Benefit: These tools are cost-effective and can quickly gather data from a wide range of employees, providing a broad view of the organizational culture.
    2. Focus Groups
    Tool: Organize small discussion groups using virtual meeting platforms if physical meetings are not feasible.
    Approach: Select diverse groups of employees from various departments and levels within both companies to discuss their views on organizational culture. Use a semi-structured format with guiding questions to facilitate discussion.
    Benefit: Focus groups allow for deeper, qualitative insights into the cultural dynamics and can identify issues not evident in surveys.
    3. One-on-One Interviews
    Tool: Conduct interviews using cost-effective communication tools like Zoom, Microsoft Teams, or even telephone calls.
    Approach: Interview key employees and leaders within the organization. Prepare open-ended questions that encourage detailed responses about their experiences and perceptions of the workplace culture.
    Benefit: Personal interviews can uncover nuanced insights about the culture and are particularly good at gauging the leadership’s perspective on cultural integration.
    4. Observational Assessments
    Tool: Direct observation of workplace behaviors and interactions.
    Approach: Allocate periods for observing meetings, workplace interactions, and general day-to-day operations, either in person or through available digital communication channels.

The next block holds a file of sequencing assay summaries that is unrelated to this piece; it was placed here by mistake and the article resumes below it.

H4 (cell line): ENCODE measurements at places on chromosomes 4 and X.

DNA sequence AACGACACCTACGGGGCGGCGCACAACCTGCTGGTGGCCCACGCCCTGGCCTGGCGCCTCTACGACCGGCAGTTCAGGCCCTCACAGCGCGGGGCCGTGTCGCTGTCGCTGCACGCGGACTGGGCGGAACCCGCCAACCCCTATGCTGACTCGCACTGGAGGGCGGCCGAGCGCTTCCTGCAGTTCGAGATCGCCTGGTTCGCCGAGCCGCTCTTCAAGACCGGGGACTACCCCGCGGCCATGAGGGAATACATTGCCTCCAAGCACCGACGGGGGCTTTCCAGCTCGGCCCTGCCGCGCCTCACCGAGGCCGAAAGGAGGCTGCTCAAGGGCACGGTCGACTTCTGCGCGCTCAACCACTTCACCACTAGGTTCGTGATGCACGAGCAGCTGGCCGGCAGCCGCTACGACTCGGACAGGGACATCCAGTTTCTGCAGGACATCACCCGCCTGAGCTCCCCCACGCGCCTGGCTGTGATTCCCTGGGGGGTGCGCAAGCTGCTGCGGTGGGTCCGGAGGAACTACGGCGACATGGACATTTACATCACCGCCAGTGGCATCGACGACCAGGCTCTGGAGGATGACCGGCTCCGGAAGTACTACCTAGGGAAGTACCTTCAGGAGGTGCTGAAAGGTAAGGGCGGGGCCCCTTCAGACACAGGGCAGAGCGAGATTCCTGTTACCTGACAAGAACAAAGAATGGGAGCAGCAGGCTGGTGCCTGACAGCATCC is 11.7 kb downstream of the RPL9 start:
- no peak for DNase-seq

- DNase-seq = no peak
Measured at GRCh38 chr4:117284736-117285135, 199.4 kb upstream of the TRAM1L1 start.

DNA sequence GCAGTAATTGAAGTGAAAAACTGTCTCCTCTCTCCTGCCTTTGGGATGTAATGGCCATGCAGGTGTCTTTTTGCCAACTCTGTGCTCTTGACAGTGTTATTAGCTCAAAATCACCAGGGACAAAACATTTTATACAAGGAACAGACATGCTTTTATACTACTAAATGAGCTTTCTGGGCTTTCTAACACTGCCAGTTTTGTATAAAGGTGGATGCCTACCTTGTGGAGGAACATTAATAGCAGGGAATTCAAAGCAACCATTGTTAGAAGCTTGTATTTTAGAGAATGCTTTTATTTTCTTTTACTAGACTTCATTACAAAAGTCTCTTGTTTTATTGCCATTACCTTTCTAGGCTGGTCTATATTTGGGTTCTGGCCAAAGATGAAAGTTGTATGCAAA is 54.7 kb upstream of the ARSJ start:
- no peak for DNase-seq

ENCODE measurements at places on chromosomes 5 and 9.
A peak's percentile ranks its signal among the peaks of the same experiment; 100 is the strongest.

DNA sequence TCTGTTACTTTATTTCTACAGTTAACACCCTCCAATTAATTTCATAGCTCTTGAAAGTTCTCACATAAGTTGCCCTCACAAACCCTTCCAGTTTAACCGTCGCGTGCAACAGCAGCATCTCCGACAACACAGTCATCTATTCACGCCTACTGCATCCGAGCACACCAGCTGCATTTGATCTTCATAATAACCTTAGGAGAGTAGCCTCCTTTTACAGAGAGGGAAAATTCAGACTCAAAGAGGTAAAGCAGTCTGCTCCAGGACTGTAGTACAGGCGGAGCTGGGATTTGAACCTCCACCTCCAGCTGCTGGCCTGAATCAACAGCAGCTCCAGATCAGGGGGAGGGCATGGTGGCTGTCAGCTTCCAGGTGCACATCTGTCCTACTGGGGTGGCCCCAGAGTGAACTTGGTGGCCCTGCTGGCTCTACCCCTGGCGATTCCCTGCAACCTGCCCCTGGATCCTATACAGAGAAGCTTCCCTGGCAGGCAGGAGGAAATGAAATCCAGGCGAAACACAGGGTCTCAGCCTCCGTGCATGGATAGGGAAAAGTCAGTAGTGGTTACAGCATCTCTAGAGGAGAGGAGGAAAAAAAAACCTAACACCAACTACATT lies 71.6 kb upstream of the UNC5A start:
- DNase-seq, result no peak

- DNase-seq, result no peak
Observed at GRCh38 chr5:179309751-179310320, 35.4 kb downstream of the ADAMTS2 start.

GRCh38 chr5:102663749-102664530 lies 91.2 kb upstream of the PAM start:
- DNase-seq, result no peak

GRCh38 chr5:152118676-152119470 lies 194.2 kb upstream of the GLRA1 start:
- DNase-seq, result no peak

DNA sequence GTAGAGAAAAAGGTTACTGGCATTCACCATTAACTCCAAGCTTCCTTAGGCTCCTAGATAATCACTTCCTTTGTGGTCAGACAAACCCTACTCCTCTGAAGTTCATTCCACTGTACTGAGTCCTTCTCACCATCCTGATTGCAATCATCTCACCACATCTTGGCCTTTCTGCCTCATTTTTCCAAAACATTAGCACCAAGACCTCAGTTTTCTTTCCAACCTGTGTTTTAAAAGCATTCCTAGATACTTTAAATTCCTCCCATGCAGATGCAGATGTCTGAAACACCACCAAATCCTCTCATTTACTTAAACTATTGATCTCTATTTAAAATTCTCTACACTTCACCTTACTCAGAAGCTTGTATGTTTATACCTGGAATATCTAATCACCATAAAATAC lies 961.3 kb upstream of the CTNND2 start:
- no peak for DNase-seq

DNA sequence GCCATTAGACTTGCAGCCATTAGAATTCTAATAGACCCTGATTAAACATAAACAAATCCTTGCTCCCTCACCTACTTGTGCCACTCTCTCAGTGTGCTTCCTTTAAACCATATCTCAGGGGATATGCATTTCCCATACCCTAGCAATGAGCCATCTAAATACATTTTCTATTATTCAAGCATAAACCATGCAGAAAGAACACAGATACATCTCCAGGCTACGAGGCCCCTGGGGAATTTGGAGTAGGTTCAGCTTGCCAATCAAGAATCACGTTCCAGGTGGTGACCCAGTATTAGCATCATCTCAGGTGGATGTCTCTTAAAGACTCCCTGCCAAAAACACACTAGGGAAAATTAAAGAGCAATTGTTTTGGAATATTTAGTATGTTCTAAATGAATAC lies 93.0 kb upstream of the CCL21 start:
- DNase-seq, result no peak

Benefit: Observations can provide real-world examples of how culture manifests in everyday work and interactions, offering a practical perspective beyond self-reported data.
    5. Document Reviews
    Tool: Review internal communications, mission and value statements, employee handbooks, and HR policies.
    Approach: Analyze these documents to understand the stated and operational values and norms of the organization.
    Benefit: This method helps align what is formally communicated by the organization with what is actually practiced, identifying possible gaps.
    6. Cultural Audit Tools
    Tool: Utilize simple online tools designed for cultural assessments. Hofstede Insights offers tools for cultural comparisons, although they may have a cost associated.
    Approach: Engage a tool that provides structured assessments based on established cultural dimensions.
    Benefit: These tools can offer a more scientific analysis based on proven models of cultural dimensions, providing a deeper insight into potential cultural clashes.
    Implementation Tips
    Combine Tools: Use a combination of these tools for a comprehensive assessment. For example, surveys can be supplemented with interviews or focus groups to delve deeper into specific issues.
    Prioritize Key Areas: Focus on critical areas that are most likely to impact integration success based on preliminary assessments.
    Use Existing Resources: Leverage existing internal resources such as HR personnel or in-house communication tools to manage these assessments to keep costs down.
    By utilizing these affordable and accessible tools, smaller organizations can effectively assess cultural alignment and address potential integration challenges without straining their budgets.